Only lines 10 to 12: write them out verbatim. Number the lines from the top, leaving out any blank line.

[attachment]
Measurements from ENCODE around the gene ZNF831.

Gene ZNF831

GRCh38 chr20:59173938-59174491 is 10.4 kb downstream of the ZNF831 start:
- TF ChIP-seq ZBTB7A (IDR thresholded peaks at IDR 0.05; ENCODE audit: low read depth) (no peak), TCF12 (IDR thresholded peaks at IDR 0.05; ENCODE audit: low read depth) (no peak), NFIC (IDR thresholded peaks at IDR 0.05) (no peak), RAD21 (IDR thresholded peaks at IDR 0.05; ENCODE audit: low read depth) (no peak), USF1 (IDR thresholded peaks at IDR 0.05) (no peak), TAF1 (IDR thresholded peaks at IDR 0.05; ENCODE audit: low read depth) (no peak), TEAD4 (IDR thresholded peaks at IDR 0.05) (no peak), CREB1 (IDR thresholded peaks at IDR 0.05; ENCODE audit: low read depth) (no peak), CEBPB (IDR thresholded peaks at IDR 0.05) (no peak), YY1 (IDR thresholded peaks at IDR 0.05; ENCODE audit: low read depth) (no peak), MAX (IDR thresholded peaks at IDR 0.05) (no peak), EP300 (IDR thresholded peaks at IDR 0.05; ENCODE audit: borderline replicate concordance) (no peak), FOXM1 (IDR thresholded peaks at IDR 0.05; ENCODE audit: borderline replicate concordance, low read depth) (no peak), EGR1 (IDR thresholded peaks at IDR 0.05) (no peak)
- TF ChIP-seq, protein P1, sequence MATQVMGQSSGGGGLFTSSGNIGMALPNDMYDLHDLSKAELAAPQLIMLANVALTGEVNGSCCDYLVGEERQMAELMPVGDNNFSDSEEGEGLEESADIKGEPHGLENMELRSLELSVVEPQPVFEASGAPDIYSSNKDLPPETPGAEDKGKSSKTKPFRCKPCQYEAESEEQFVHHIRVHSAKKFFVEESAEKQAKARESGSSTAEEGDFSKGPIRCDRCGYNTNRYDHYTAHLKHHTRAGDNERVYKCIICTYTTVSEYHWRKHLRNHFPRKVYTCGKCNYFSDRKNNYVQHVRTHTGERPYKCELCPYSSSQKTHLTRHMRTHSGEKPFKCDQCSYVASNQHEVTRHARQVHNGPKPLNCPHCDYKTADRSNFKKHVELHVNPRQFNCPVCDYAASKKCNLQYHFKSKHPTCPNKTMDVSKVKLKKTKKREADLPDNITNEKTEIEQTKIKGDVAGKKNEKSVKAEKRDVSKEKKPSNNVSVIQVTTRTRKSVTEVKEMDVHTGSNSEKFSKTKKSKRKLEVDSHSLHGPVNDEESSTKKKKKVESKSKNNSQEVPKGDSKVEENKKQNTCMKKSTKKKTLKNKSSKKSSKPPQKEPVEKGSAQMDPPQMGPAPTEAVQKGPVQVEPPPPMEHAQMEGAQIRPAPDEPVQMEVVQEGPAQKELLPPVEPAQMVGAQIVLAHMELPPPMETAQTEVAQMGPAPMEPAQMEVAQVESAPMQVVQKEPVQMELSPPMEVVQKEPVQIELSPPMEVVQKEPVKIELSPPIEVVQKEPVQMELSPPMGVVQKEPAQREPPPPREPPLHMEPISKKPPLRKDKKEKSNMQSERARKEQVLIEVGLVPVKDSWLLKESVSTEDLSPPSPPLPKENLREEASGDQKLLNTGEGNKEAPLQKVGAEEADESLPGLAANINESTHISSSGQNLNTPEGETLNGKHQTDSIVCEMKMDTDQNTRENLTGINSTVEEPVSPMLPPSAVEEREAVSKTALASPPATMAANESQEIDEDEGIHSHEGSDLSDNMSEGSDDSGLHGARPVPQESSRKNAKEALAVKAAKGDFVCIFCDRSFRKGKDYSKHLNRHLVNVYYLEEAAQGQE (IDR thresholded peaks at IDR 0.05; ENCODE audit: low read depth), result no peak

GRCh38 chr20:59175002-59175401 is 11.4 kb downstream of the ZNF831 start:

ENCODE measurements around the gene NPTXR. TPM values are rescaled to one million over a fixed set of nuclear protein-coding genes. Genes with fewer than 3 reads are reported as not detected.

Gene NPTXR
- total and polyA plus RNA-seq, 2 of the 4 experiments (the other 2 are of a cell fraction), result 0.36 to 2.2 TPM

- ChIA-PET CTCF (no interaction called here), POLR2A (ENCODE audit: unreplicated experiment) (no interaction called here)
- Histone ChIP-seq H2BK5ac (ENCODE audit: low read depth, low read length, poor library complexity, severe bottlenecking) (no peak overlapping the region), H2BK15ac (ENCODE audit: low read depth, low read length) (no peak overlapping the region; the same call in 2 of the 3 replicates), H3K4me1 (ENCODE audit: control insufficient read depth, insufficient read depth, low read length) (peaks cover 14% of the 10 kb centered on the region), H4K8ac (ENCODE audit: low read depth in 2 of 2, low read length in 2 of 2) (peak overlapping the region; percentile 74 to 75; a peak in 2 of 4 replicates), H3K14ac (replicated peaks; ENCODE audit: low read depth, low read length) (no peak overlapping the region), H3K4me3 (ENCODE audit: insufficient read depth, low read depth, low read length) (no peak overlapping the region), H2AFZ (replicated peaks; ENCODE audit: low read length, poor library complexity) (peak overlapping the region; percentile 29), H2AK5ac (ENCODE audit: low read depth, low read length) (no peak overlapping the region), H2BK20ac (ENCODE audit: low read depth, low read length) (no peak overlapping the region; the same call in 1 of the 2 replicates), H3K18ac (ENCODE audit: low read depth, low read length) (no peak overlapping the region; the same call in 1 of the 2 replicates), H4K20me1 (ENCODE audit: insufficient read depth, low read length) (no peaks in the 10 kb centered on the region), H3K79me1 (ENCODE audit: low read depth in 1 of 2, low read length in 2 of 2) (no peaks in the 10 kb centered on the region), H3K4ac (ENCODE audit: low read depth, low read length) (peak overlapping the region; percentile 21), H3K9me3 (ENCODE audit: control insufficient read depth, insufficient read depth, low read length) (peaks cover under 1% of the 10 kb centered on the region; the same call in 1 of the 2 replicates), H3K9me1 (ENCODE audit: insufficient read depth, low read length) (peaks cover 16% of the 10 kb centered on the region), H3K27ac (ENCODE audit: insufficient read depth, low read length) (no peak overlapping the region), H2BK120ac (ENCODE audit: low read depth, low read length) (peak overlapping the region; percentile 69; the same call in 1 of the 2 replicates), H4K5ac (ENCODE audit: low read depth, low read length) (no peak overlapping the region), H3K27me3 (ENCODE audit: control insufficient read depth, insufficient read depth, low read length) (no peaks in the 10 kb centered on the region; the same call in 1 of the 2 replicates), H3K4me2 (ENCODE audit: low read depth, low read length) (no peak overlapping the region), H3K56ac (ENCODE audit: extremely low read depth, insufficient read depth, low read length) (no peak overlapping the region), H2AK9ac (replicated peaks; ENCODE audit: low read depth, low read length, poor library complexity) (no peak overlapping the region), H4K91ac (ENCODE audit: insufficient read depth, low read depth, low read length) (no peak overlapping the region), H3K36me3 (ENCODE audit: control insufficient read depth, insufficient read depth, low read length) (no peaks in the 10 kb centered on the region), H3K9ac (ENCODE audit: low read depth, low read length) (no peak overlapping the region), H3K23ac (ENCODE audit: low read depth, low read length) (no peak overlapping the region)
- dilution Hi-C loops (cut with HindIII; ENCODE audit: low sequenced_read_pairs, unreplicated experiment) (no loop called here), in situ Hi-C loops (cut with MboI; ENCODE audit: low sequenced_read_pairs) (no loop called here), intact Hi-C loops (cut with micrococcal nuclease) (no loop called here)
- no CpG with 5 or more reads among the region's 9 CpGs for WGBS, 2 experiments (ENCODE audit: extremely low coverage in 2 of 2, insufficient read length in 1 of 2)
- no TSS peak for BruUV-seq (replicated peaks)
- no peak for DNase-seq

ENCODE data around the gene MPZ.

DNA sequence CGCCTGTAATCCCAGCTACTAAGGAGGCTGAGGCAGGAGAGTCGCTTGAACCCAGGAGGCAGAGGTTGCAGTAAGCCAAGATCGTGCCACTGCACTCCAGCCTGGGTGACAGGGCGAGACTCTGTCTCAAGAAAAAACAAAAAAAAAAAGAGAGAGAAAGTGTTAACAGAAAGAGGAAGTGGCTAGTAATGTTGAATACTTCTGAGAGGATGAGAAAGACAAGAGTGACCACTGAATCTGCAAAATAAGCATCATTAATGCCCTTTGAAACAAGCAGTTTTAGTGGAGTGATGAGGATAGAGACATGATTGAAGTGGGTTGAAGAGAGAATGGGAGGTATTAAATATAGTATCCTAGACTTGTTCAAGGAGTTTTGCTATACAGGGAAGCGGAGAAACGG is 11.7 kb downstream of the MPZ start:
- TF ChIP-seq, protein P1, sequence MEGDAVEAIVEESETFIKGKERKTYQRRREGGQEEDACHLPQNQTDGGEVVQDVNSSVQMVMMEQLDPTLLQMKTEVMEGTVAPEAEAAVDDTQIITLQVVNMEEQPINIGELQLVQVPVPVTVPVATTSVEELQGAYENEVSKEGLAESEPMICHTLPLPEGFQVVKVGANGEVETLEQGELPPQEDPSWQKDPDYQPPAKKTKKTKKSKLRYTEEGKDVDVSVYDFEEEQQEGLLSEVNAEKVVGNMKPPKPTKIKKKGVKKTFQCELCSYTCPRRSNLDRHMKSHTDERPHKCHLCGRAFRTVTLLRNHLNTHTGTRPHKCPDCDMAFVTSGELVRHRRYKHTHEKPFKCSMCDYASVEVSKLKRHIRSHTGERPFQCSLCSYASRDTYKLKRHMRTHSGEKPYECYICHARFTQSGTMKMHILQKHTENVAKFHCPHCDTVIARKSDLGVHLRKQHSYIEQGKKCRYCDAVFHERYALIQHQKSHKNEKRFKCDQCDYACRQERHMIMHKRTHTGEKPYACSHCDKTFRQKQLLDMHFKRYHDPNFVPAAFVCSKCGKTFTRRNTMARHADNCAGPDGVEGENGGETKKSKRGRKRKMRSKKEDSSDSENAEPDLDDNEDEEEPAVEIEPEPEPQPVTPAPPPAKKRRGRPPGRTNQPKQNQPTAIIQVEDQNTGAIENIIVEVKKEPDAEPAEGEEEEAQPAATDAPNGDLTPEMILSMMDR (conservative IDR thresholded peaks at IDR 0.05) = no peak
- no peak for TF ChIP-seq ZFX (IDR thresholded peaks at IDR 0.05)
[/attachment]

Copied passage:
- ChIA-PET CTCF (no interaction called here), POLR2A (ENCODE audit: unreplicated experiment) (no interaction called here)
- Histone ChIP-seq H2BK5ac (ENCODE audit: low read depth, low read length, poor library complexity, severe bottlenecking) (no peak overlapping the region), H2BK15ac (ENCODE audit: low read depth, low read length) (no peak overlapping the region; the same call in 2 of the 3 replicates), H3K4me1 (ENCODE audit: control insufficient read depth, insufficient read depth, low read length) (peaks cover 14% of the 10 kb centered on the region), H4K8ac (ENCODE audit: low read depth in 2 of 2, low read length in 2 of 2) (peak overlapping the region; percentile 74 to 75; a peak in 2 of 4 replicates), H3K14ac (replicated peaks; ENCODE audit: low read depth, low read length) (no peak overlapping the region), H3K4me3 (ENCODE audit: insufficient read depth, low read depth, low read length) (no peak overlapping the region), H2AFZ (replicated peaks; ENCODE audit: low read length, poor library complexity) (peak overlapping the region; percentile 29), H2AK5ac (ENCODE audit: low read depth, low read length) (no peak overlapping the region), H2BK20ac (ENCODE audit: low read depth, low read length) (no peak overlapping the region; the same call in 1 of the 2 replicates), H3K18ac (ENCODE audit: low read depth, low read length) (no peak overlapping the region; the same call in 1 of the 2 replicates), H4K20me1 (ENCODE audit: insufficient read depth, low read length) (no peaks in the 10 kb centered on the region), H3K79me1 (ENCODE audit: low read depth in 1 of 2, low read length in 2 of 2) (no peaks in the 10 kb centered on the region), H3K4ac (ENCODE audit: low read depth, low read length) (peak overlapping the region; percentile 21), H3K9me3 (ENCODE audit: control insufficient read depth, insufficient read depth, low read length) (peaks cover under 1% of the 10 kb centered on the region; the same call in 1 of the 2 replicates), H3K9me1 (ENCODE audit: insufficient read depth, low read length) (peaks cover 16% of the 10 kb centered on the region), H3K27ac (ENCODE audit: insufficient read depth, low read length) (no peak overlapping the region), H2BK120ac (ENCODE audit: low read depth, low read length) (peak overlapping the region; percentile 69; the same call in 1 of the 2 replicates), H4K5ac (ENCODE audit: low read depth, low read length) (no peak overlapping the region), H3K27me3 (ENCODE audit: control insufficient read depth, insufficient read depth, low read length) (no peaks in the 10 kb centered on the region; the same call in 1 of the 2 replicates), H3K4me2 (ENCODE audit: low read depth, low read length) (no peak overlapping the region), H3K56ac (ENCODE audit: extremely low read depth, insufficient read depth, low read length) (no peak overlapping the region), H2AK9ac (replicated peaks; ENCODE audit: low read depth, low read length, poor library complexity) (no peak overlapping the region), H4K91ac (ENCODE audit: insufficient read depth, low read depth, low read length) (no peak overlapping the region), H3K36me3 (ENCODE audit: control insufficient read depth, insufficient read depth, low read length) (no peaks in the 10 kb centered on the region), H3K9ac (ENCODE audit: low read depth, low read length) (no peak overlapping the region), H3K23ac (ENCODE audit: low read depth, low read length) (no peak overlapping the region)
- dilution Hi-C loops (cut with HindIII; ENCODE audit: low sequenced_read_pairs, unreplicated experiment) (no loop called here), in situ Hi-C loops (cut with MboI; ENCODE audit: low sequenced_read_pairs) (no loop called here), intact Hi-C loops (cut with micrococcal nuclease) (no loop called here)